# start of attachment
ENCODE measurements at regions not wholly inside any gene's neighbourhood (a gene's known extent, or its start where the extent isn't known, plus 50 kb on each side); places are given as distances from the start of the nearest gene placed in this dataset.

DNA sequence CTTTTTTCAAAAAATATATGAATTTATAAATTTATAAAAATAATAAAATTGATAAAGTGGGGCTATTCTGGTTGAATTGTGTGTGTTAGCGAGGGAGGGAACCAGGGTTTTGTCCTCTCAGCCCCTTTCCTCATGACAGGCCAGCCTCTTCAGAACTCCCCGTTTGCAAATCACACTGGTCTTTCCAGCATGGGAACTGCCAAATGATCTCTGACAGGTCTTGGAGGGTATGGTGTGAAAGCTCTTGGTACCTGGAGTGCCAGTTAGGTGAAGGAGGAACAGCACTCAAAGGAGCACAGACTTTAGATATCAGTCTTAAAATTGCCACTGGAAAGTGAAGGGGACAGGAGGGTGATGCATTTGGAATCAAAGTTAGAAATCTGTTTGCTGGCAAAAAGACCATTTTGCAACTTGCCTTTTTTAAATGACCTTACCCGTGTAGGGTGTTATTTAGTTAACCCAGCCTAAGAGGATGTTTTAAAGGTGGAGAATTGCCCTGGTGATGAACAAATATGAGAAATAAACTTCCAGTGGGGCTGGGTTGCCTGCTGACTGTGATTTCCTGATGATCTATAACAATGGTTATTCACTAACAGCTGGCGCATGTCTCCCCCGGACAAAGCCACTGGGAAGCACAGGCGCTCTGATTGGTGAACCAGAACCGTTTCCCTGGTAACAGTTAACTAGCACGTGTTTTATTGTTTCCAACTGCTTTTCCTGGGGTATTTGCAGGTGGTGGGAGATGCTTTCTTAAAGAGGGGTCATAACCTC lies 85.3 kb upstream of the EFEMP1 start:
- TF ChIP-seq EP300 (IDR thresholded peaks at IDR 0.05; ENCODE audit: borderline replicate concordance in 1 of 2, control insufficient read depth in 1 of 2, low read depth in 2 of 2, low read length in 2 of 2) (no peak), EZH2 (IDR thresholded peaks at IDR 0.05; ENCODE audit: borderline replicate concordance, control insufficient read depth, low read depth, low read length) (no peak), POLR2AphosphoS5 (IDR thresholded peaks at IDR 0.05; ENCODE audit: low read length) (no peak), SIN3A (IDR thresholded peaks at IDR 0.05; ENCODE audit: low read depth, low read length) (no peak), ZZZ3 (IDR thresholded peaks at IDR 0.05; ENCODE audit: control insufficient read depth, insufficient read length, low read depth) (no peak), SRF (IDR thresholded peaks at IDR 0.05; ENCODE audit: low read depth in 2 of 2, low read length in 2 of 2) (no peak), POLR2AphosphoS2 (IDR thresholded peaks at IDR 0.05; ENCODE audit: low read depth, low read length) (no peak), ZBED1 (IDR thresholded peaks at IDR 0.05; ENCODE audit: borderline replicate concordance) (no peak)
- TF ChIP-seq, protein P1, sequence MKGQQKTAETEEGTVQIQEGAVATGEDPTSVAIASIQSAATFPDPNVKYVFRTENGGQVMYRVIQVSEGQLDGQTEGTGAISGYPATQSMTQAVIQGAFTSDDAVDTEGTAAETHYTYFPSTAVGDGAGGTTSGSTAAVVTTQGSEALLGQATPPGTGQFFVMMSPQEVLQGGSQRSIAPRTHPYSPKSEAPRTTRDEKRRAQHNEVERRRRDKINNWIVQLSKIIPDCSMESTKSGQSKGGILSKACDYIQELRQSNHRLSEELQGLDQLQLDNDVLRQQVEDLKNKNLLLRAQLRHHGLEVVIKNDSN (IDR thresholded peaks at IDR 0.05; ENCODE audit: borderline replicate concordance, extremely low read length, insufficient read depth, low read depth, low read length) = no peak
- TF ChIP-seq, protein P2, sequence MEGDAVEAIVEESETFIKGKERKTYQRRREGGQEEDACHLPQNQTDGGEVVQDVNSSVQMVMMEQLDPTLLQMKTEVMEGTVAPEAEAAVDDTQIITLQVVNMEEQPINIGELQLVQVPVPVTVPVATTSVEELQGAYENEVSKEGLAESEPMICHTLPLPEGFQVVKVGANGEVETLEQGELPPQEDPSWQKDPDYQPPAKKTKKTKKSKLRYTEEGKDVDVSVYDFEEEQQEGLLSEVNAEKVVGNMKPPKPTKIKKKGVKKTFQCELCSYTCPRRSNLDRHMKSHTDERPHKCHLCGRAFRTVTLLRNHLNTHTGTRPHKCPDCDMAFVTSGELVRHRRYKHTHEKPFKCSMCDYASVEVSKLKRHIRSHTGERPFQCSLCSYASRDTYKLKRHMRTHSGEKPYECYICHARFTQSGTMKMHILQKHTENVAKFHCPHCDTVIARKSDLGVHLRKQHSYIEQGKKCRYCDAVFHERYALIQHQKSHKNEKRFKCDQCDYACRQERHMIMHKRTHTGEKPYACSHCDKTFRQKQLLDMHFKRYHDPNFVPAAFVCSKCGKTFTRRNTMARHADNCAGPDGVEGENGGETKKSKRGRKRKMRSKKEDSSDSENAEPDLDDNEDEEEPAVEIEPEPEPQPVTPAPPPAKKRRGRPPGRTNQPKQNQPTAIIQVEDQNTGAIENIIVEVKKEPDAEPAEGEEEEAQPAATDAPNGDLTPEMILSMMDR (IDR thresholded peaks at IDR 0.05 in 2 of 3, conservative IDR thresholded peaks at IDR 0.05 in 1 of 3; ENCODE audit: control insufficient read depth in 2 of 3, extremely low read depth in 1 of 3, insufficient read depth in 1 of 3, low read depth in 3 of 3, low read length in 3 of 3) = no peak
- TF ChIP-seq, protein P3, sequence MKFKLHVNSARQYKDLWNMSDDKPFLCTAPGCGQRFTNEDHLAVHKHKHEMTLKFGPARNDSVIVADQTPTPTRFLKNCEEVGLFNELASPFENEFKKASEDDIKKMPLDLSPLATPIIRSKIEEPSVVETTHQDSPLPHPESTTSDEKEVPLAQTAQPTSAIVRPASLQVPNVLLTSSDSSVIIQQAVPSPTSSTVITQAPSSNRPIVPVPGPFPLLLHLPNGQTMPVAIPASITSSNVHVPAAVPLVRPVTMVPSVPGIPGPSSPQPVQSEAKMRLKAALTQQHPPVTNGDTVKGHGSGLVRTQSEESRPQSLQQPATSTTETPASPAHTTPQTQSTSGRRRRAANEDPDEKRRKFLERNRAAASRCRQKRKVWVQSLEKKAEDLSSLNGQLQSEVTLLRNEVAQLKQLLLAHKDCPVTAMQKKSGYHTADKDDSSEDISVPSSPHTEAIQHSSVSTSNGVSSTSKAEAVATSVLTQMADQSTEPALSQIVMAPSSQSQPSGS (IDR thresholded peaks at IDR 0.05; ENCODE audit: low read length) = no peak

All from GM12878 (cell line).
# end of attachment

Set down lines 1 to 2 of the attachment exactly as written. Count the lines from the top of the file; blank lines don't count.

ENCODE measurements at regions not wholly inside any gene's neighbourhood (a gene's known extent, or its start where the extent isn't known, plus 50 kb on each side); places are given as distances from the start of the nearest gene placed in this dataset.

DNA sequence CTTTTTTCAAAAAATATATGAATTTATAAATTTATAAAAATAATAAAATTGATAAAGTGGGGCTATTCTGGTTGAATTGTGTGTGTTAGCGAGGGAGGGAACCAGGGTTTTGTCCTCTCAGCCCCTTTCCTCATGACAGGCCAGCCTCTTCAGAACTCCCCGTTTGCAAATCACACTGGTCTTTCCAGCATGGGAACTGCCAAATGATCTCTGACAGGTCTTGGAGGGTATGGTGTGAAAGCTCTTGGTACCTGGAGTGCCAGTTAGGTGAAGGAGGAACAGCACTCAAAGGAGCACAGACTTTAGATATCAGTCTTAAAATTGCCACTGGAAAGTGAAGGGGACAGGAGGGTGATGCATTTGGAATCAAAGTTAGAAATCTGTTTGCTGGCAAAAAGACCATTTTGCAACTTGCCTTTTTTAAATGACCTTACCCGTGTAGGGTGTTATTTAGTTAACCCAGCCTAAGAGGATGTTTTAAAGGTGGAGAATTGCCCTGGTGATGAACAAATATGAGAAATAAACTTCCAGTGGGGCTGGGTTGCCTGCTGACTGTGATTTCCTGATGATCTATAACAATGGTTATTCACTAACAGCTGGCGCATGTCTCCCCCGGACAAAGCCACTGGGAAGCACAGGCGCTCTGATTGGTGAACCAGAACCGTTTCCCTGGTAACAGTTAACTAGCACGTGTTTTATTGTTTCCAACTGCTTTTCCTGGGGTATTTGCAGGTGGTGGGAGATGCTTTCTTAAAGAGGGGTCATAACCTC lies 85.3 kb upstream of the EFEMP1 start: